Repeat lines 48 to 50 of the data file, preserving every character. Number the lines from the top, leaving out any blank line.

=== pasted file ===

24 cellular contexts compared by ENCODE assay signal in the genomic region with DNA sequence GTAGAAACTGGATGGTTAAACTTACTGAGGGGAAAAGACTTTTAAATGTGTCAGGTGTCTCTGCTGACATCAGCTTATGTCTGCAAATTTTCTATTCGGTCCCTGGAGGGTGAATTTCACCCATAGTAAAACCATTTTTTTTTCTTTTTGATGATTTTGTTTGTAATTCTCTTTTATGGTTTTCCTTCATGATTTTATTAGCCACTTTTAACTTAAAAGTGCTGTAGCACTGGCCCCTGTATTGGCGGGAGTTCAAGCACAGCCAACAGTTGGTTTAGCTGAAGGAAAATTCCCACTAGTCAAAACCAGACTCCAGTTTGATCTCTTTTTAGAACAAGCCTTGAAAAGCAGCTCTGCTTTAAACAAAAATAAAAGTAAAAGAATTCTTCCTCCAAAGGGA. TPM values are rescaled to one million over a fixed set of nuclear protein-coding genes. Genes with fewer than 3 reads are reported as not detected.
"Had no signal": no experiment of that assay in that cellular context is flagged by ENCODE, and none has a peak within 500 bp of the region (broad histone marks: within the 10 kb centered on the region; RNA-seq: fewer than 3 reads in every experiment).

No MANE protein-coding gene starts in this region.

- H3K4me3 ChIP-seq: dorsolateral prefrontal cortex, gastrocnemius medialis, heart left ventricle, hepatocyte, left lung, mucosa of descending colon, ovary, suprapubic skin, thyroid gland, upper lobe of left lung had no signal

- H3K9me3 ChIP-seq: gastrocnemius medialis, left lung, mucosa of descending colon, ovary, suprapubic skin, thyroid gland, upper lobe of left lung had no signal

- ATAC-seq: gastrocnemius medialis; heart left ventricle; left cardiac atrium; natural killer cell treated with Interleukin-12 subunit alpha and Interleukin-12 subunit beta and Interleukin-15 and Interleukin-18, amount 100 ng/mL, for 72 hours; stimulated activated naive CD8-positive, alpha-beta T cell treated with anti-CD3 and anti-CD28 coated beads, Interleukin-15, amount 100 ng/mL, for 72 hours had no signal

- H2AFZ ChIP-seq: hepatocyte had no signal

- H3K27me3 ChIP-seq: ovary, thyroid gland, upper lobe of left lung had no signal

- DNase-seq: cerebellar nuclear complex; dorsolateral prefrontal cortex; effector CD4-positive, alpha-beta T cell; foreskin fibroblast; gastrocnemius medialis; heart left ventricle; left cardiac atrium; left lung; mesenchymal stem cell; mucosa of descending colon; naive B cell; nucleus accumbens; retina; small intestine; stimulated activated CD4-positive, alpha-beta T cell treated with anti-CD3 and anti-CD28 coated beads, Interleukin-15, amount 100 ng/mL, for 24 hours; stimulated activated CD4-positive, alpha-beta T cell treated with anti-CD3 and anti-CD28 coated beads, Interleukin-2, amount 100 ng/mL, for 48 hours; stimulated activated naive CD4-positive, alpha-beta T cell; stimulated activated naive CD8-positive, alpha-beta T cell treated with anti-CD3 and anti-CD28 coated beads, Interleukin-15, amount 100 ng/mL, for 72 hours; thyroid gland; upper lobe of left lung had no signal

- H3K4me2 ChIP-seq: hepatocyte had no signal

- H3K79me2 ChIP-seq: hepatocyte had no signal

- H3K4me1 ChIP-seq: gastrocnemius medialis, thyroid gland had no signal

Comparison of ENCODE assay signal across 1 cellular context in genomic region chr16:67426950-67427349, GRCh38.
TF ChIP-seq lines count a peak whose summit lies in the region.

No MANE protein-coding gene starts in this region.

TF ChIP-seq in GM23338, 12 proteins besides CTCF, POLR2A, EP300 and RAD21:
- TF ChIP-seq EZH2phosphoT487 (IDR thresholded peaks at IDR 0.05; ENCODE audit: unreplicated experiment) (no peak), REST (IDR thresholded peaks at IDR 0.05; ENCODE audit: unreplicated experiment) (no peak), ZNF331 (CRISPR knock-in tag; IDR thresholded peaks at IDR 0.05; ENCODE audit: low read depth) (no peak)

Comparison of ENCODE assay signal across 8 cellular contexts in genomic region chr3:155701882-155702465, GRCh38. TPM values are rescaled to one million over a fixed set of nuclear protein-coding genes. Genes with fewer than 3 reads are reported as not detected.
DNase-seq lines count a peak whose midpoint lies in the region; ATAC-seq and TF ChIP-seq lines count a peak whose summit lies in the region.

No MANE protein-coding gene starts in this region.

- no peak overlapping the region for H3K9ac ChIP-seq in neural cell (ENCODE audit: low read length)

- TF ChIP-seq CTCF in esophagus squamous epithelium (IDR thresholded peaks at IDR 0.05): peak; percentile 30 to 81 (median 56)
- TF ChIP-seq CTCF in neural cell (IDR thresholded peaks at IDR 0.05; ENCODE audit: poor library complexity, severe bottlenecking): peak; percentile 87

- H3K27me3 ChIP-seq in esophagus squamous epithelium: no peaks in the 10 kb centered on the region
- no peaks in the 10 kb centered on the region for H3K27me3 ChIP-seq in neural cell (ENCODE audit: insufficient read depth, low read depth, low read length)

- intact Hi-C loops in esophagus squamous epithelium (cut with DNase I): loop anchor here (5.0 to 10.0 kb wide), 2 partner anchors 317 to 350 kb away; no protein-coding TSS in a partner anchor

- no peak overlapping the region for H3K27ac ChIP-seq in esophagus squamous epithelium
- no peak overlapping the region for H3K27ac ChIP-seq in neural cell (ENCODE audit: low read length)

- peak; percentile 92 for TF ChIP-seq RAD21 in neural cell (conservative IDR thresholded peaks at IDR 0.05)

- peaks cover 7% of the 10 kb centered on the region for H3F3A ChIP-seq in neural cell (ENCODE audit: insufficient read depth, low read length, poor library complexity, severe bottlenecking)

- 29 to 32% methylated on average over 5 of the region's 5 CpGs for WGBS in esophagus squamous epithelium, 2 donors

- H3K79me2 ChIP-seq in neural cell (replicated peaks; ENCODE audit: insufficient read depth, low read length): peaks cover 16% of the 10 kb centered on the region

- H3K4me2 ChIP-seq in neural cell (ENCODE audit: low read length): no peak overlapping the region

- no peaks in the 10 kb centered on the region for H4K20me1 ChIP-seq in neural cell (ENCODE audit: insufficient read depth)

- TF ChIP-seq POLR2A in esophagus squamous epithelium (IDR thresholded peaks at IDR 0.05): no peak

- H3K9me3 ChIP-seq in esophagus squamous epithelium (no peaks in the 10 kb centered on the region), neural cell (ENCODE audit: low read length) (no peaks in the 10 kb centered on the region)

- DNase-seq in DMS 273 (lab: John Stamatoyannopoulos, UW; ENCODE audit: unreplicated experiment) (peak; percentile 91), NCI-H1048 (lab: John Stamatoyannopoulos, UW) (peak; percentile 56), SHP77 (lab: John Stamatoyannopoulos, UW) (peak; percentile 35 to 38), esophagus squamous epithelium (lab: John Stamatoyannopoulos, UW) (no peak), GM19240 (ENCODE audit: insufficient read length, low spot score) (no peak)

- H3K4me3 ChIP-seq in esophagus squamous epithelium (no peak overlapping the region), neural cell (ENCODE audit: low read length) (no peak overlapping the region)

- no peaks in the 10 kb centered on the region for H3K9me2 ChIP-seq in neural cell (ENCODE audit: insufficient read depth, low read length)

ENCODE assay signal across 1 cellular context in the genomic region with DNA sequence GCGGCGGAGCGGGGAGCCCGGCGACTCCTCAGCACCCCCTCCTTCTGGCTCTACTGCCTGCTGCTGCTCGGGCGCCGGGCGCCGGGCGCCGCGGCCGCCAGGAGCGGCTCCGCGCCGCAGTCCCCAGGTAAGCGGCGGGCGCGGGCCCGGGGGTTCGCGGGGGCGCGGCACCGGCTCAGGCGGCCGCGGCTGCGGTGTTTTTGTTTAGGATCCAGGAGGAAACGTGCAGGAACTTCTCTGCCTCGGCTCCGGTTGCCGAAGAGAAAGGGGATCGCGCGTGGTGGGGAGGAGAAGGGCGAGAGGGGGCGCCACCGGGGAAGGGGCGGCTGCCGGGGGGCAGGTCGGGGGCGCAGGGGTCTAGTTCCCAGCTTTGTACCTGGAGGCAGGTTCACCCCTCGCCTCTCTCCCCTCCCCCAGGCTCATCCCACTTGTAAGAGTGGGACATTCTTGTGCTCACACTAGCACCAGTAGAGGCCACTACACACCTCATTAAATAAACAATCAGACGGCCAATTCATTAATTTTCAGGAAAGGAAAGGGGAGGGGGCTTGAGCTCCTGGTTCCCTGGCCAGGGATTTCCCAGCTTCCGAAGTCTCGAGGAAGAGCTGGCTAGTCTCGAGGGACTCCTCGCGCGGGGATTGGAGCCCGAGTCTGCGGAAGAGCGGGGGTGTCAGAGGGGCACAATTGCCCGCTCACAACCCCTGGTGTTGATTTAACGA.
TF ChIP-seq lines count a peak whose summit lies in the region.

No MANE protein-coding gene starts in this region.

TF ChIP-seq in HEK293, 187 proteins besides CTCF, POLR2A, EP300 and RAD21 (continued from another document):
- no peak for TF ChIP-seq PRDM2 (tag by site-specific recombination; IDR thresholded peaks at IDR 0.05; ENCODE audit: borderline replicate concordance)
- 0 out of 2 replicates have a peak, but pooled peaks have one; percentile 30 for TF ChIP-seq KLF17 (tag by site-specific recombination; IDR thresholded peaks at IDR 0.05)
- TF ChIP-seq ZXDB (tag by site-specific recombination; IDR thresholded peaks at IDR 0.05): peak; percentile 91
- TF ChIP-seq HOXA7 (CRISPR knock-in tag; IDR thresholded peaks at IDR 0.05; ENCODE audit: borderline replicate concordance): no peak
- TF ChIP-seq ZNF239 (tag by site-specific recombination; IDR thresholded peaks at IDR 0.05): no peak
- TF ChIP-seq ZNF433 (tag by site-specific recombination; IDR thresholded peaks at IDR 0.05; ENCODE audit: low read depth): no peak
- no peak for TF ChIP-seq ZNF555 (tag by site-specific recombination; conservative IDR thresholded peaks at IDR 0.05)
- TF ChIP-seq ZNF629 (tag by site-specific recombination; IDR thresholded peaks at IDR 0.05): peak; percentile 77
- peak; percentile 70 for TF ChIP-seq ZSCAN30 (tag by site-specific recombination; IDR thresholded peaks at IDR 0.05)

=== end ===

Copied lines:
- TF ChIP-seq ZNF239 (tag by site-specific recombination; IDR thresholded peaks at IDR 0.05): no peak
- TF ChIP-seq ZNF433 (tag by site-specific recombination; IDR thresholded peaks at IDR 0.05; ENCODE audit: low read depth): no peak
- no peak for TF ChIP-seq ZNF555 (tag by site-specific recombination; conservative IDR thresholded peaks at IDR 0.05)